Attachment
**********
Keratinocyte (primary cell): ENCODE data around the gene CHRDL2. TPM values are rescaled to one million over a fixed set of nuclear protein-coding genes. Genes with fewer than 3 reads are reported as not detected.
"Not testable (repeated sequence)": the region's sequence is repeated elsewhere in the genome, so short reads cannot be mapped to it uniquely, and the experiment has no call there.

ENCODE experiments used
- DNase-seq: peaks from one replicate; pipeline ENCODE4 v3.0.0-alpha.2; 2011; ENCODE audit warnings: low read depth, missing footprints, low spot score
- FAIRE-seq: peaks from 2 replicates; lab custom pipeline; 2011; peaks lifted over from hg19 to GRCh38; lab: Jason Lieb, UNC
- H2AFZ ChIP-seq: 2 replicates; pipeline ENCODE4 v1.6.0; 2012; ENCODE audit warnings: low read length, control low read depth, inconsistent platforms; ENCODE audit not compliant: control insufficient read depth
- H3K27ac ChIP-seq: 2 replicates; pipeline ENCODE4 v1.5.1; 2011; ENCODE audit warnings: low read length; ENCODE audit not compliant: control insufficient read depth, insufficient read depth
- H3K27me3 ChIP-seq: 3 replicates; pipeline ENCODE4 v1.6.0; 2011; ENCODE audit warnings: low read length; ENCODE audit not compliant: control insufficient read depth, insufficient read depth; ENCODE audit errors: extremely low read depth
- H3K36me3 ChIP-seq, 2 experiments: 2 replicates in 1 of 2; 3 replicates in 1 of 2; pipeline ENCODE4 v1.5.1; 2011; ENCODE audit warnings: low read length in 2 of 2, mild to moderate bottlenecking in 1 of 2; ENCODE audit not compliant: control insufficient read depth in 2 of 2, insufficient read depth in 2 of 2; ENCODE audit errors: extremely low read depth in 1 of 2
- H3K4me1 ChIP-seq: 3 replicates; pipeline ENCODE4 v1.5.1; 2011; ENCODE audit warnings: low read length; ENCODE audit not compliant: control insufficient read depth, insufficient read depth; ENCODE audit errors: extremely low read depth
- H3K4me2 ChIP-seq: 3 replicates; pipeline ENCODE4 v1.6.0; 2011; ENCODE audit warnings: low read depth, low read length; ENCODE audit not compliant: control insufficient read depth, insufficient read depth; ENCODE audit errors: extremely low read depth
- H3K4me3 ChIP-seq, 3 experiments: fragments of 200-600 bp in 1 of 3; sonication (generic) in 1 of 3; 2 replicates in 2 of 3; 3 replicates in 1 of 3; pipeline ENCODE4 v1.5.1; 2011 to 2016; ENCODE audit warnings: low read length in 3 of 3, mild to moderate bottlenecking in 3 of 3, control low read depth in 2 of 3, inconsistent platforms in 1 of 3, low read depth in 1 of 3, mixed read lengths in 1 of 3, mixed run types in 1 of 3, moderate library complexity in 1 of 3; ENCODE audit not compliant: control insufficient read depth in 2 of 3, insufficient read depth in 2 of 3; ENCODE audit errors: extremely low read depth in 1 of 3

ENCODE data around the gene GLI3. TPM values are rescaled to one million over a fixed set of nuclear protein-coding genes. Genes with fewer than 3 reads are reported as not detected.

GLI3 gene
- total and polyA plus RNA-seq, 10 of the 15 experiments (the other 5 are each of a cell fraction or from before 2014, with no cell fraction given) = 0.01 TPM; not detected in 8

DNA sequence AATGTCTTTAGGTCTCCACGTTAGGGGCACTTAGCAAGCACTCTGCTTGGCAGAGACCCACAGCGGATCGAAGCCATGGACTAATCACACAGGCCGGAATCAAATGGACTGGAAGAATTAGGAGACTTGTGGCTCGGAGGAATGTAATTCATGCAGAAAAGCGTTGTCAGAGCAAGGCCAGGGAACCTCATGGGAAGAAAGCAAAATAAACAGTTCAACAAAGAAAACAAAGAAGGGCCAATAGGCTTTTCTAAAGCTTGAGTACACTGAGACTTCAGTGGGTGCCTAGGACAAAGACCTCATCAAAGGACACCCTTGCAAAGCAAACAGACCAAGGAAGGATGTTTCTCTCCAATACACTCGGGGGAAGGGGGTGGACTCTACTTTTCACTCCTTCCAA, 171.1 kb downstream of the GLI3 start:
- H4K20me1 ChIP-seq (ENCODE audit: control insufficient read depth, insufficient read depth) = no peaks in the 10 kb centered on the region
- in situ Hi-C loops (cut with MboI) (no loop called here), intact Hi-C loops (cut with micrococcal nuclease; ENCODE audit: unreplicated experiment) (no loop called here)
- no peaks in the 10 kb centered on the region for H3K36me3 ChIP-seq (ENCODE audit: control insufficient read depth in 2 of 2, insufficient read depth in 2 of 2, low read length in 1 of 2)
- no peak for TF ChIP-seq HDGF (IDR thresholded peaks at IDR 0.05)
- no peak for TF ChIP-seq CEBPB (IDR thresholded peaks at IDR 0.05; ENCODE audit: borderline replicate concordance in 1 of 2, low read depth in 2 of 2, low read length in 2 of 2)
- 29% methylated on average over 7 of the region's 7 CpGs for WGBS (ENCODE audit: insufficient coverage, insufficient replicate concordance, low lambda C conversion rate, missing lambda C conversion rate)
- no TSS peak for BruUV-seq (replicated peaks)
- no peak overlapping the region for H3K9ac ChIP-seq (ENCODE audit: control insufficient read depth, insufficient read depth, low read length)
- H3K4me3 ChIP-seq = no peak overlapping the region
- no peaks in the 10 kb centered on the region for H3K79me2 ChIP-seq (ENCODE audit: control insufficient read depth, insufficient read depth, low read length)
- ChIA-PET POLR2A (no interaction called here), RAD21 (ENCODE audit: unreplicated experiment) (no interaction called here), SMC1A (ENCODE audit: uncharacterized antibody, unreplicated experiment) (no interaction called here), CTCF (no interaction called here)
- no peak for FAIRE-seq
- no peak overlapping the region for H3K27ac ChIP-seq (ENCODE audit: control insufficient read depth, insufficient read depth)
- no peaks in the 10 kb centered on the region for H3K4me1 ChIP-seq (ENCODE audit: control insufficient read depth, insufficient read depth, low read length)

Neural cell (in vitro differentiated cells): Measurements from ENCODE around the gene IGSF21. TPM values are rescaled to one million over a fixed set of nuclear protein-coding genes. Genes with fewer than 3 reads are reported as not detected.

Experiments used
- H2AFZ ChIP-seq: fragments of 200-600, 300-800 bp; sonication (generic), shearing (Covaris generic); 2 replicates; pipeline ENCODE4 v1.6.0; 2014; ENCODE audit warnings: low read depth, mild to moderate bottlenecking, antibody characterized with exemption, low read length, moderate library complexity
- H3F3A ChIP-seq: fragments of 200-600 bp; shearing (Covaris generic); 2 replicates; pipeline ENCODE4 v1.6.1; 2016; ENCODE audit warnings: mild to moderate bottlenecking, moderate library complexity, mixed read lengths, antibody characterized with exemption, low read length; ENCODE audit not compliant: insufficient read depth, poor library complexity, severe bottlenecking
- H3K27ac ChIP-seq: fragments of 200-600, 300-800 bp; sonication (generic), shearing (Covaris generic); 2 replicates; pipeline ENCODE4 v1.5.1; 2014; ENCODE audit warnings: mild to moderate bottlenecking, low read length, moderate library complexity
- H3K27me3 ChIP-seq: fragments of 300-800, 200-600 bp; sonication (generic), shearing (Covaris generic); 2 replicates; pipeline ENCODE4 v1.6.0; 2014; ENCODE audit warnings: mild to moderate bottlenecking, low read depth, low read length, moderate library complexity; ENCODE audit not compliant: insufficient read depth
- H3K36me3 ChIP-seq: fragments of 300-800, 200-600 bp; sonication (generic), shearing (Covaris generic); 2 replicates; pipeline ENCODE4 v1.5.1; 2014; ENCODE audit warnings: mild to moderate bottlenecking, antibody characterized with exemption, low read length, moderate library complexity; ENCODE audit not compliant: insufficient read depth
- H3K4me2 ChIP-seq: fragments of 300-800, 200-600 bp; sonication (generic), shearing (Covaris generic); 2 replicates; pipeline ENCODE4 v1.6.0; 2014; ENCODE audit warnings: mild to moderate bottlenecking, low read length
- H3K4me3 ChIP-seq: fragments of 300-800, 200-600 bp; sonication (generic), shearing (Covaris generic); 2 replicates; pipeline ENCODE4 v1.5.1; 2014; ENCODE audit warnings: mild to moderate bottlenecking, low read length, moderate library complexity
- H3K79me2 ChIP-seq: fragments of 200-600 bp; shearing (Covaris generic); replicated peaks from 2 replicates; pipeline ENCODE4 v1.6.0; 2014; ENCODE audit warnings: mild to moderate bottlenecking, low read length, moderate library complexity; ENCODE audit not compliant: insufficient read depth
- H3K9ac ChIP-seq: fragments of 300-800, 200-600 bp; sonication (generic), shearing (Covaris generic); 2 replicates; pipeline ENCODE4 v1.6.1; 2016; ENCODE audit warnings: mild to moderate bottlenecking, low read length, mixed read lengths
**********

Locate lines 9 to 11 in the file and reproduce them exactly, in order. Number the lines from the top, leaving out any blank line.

- H3K36me3 ChIP-seq, 2 experiments: 2 replicates in 1 of 2; 3 replicates in 1 of 2; pipeline ENCODE4 v1.5.1; 2011; ENCODE audit warnings: low read length in 2 of 2, mild to moderate bottlenecking in 1 of 2; ENCODE audit not compliant: control insufficient read depth in 2 of 2, insufficient read depth in 2 of 2; ENCODE audit errors: extremely low read depth in 1 of 2
- H3K4me1 ChIP-seq: 3 replicates; pipeline ENCODE4 v1.5.1; 2011; ENCODE audit warnings: low read length; ENCODE audit not compliant: control insufficient read depth, insufficient read depth; ENCODE audit errors: extremely low read depth
- H3K4me2 ChIP-seq: 3 replicates; pipeline ENCODE4 v1.6.0; 2011; ENCODE audit warnings: low read depth, low read length; ENCODE audit not compliant: control insufficient read depth, insufficient read depth; ENCODE audit errors: extremely low read depth